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i thought it would be neat to try to post a "photo of the day" every day for 2013!!

feel free to add your own pics as well. I know MANY woodie enthusiasts have vintage or interesting photos

I believe that this photo was taken sometime in the early 1980's?

Fairly certain it was taken AT Hershey.

anyone know for sure..

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Edited by Jeff Yeagle (see edit history)
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JEFF, great idea! It'll be fun, maybe educational, while keeping this new forum active. Here's my first contribution.

Although today they're usually gussied up in bright colours, gorpy visors, and wide, wide whitewalls, most woodies in their time were work horses. In period street scenes and in the background of old movies, they were dull, dirty, and often had a ladder lashed to the roof. One of my all-time favourites is the bathtub Packard Station Sedan, 1948 through 1950, on the Standard Eight chassis only. No flippin' cormorant on the hood for these plus-size beauties.

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WOODIE53, your photo didn't make it up. Let me know if you have trouble posting, I'll walk you through it.

I like how this thread is shaping up to be an Olde Timey photo drop. Keep 'em coming, people.

PLY-WOOD, the joke is on the junkyard - they wouldn't have got full scrap value for that half-wooden wagon. Hey, my inlaws live in Abbotsford. There's a dark blue '46-'48 Town & Country sedan stored in the parking garage of their condo buidling. Nice car, probably an older restoration. Do you happen to know the car?

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WOODIE53, your photo didn't make it up. Let me know if you have trouble posting, I'll walk you through it.

I like how this thread is shaping up to be an Olde Timey photo drop. Keep 'em coming, people.

PLY-WOOD, the joke is on the junkyard - they wouldn't have got full scrap value for that half-wooden wagon. Hey, my inlaws live in Abbotsford. There's a dark blue '46-'48 Town & Country sedan stored in the parking garage of their condo buidling. Nice car, probably an older restoration. Do you happen to know the car?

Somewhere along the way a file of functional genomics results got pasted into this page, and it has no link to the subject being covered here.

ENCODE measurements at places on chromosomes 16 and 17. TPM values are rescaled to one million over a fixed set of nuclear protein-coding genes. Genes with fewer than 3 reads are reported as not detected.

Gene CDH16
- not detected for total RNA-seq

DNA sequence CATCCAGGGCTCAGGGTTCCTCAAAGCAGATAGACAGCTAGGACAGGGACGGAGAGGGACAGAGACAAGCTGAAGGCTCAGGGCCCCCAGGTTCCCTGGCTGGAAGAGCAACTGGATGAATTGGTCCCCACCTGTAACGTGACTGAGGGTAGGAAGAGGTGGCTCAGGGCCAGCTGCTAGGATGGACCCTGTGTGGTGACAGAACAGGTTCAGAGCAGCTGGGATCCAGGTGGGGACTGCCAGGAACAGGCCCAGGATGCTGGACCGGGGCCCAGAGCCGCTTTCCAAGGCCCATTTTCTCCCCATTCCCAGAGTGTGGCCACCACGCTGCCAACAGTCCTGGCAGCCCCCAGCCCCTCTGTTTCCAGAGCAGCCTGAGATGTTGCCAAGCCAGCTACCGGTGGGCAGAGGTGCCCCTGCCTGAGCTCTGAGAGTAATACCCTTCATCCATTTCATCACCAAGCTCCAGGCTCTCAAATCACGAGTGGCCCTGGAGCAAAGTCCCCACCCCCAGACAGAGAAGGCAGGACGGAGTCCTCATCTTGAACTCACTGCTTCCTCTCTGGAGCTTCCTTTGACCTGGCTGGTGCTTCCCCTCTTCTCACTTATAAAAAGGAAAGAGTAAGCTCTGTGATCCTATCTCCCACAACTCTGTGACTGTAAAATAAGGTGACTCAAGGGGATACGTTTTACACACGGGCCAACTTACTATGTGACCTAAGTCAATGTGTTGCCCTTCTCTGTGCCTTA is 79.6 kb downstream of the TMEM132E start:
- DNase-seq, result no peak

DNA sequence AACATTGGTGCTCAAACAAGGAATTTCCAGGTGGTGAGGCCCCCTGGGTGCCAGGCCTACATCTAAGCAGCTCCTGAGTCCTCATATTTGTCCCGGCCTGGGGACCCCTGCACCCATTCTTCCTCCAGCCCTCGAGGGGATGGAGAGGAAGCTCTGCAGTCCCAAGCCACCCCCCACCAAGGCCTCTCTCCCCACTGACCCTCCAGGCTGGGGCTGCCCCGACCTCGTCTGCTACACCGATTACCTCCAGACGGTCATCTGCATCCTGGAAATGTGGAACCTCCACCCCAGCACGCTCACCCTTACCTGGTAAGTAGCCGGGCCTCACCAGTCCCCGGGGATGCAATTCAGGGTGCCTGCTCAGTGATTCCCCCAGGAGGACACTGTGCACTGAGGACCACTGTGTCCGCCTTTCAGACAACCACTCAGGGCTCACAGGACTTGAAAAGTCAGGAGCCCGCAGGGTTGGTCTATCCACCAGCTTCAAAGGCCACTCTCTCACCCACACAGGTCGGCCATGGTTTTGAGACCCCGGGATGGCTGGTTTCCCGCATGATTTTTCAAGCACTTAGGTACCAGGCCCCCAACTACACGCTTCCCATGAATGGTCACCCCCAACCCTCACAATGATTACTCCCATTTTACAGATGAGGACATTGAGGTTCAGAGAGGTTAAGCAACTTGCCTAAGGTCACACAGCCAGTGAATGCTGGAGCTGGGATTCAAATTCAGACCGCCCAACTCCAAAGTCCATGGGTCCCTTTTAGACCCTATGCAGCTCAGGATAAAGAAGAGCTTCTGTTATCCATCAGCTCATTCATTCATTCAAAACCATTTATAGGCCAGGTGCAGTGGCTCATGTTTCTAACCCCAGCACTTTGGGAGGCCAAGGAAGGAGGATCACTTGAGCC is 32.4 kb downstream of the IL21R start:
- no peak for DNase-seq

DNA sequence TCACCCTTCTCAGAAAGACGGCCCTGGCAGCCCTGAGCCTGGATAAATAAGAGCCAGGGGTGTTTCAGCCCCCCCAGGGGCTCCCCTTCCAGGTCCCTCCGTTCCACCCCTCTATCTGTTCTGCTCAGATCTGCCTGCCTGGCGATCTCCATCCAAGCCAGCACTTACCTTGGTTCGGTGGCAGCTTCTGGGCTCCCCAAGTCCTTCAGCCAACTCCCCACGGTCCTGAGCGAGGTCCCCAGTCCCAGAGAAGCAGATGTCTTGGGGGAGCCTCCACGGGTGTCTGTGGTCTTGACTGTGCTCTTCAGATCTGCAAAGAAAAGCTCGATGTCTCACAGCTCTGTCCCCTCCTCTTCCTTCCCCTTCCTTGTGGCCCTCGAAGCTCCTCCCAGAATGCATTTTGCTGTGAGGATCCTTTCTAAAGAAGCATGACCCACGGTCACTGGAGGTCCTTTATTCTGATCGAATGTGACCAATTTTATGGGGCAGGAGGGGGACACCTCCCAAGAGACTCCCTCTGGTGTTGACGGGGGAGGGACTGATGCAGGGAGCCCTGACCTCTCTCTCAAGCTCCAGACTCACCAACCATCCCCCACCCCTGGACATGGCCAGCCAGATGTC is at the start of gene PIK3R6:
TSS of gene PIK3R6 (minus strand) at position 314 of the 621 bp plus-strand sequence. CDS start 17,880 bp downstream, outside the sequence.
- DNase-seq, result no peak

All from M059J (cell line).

Have rarely seen another woodie in Abbotsford. I'm usually the only one in the local car shows. Would like to know who owns the one your talking about.

Heres another odd ball one. A woodie dragster. Dont know the year, but the sign says racing gas is 50 cents a gallon...

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Have rarely seen another woodie in Abbotsford. I'm usually the only one in the local car shows. Would like to know who owns the one your talking about.

Heres another odd ball one. A woodie dragster. Dont know the year, but the sign says racing gas is 50 cents a gallon...

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Olds Woody from Jeff Courtie

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here are infos on the NHRA Webside Jeff Courtie: A pair of pretty sound careers

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Have rarely seen another woodie in Abbotsford. I'm usually the only one in the local car shows. Would like to know who owns the one your talking about.

Heres another odd ball one. A woodie dragster. Dont know the year, but the sign says racing gas is 50 cents a gallon...

[ATTACH=CONFIG]171324[/ATTACH]

I think that Olds woodie is still around. There was an article on it in the Woodie Times not to many years ago.

As for the owner of the '36 Chevy woodie, contact me privately at stofpc@rcn.com and I'll send you his name. I don't want to put it out there just in case he is a little shy, which never happens with woodie people, right?

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Imported from Buick Funnies over on the Buick - General forum:

Two Aggies buy a 1951 Buick woody and take it back to their shop and get to work on it. After working on it all day and night they take a step back and get a good look at what they have.

Then the first Aggie says to the second, "You know, I think it looked better before we took it out of the crate"

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Maybe this will make up for the derelict Chrysler Town and Country I posted above. This one is in a little better condition. Photographed at Charlotte in 2008. I particularly like the matching kayak.

Don

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PHIL, what's the story behind that stretched woodie? Hotel car? Work crew carrier? Rich family with too many kids?